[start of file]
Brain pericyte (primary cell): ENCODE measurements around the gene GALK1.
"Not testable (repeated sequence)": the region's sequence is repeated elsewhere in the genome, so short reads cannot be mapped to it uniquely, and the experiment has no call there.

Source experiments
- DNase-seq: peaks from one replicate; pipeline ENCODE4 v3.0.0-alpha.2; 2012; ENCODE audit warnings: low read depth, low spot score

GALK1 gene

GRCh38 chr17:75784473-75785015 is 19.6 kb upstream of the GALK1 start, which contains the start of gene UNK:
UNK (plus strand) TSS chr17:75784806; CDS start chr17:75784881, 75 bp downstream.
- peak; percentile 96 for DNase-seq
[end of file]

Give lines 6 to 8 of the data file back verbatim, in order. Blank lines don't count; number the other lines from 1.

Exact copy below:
GRCh38 chr17:75784473-75785015 is 19.6 kb upstream of the GALK1 start, which contains the start of gene UNK:
UNK (plus strand) TSS chr17:75784806; CDS start chr17:75784881, 75 bp downstream.
- peak; percentile 96 for DNase-seq